Quick Take on Apple Maps in iOS 6

With some trepidation I downloaded iOS 6 to my iPhone 4S just to see what all the commotion was about with Apple's new mapping app. So here are some quick observations if you've not yet made the leap to iOS 6:

  1. LOAD TIME: I found the Apple Maps app loads a little faster than Google Maps and it found my location very accurately.
  2. 3D VIEW: 3D view in map mode seemed a bit useless and it isn't until you get into an urban area where building models are present does it make much sense.
  3. ZOOMING/PANNING: Zooming into Madison Square Garden in 3D mode took an acceptable amount of time to load and panning through the rest of Manhattan was smooth and loaded just fine.
  4. BUILDING MODELS: When you are not in 3D mode you can see building footprints if the area is populated with building models.
  5. POIs INCOMPLETE: On of the biggest complaints noted by many but particularly illustrated by "The Amazing iOS 6 Maps" blog was the lack of detail provided by the app. So, I located a park near the area where I am currently located and, sure enough, the park boundaries were incorrect. Specifically, the park is Island Beach State Park in New Jersey. Only one-third of the park extents were correctly defined. And obviously there are many more examples that have already been cited.  I'm scratching my head going, guys, this was an easy layer in your database to field check if you had just bothered to consult a real map. Google, Mapquest, OpenStreetMap all had the park boundaries correctly identified. What was their source map that allowed such a gross oversight?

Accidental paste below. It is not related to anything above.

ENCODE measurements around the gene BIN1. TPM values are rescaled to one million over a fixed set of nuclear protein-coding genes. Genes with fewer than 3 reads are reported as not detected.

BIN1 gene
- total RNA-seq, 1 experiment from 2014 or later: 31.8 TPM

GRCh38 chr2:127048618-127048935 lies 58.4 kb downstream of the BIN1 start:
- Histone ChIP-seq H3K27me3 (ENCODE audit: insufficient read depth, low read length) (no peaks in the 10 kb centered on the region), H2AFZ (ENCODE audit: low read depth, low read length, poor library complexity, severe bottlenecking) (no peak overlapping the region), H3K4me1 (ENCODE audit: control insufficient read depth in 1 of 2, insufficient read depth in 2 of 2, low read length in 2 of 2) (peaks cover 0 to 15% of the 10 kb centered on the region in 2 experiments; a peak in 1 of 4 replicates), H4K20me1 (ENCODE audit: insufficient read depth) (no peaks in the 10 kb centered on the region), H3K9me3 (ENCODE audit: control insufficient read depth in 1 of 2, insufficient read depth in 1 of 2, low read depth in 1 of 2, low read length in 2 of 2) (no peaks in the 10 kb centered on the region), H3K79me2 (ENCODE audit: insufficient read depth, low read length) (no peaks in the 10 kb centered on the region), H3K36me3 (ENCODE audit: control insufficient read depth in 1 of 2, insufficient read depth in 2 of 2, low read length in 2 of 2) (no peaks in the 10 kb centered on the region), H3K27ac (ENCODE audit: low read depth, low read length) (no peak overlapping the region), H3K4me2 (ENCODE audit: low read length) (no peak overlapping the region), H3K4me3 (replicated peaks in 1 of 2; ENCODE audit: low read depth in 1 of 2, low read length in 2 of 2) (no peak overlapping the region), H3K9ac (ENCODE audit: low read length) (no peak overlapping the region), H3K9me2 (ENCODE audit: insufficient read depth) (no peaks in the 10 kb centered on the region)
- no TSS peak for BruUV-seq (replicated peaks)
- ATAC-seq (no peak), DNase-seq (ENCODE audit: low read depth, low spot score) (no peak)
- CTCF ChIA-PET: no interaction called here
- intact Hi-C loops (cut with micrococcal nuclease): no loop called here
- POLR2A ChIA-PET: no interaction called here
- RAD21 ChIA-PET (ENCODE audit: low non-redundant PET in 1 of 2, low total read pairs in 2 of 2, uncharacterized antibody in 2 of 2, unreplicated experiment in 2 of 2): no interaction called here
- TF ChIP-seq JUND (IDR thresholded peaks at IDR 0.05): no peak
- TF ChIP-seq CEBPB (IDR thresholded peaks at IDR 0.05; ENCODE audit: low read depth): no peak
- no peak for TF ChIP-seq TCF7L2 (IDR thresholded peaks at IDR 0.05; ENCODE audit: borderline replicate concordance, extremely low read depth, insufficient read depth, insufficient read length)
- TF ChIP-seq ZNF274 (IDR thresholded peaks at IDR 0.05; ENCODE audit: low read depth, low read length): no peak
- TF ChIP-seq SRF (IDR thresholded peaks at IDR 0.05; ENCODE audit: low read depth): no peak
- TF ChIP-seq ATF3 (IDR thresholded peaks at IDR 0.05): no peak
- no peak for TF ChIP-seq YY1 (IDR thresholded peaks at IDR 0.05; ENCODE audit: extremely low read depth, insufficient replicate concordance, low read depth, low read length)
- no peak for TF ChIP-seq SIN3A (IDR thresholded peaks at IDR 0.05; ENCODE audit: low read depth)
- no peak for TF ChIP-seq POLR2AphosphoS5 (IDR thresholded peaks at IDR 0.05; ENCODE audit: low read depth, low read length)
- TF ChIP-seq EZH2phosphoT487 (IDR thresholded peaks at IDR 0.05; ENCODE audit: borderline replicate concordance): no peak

6. YELP INTEGRATION: I like the integration with Yelp; I think that's a nice touch because I've been disappointed with the Where application that I have now to find restaurants etc.
  7. VOICE NAVIGATION: The addition of voice navigation will certainly help drive prices down for portable navi devices now. Watch for Christmas-time fire sales on some of the lower functioning PNDs. I did find the voice a bit muffled however so the clarity is lacking that you find in a Garmin or TomTom.
  8. REAL-TIME TRAFFIC: I found the real-time traffic feature, while accurate, to be confusing. Apple uses dashed red or yellow lines to indicate slowing traffic. This will be a personal preference thing. If you liked Google's Traffic feature with RED/YELLOW/GREEN, this might seem less than what you prefer. However, Apple has allowed you to see the individual roadways clearer while Google's has a tendency to obscure the roadway when traffic is overlaid.

So what's the bottom line? Apple clearly has some work to do. The bar has been set much too high and as I said in our podcast, Apple seems to have ignored the fact that so many apps in the app store rely on location-based information and maps for display, navigation and reference. They've got to fix the problem well before the next release of the operating system. Otherwise, when the iOS version of Google Maps comes out there will be calls to dump Apple Maps and use Google which has invested much more time and effort into being a "mapping company." Apple will eventually figure out that maps are no longer a "nice to have" feature on a phone but are now an essential part of the infrastructure of mobile applications.

Published Tuesday, September 25th, 2012

Written by Joe Francica

© 2017 Directions Media. All Rights Reserved.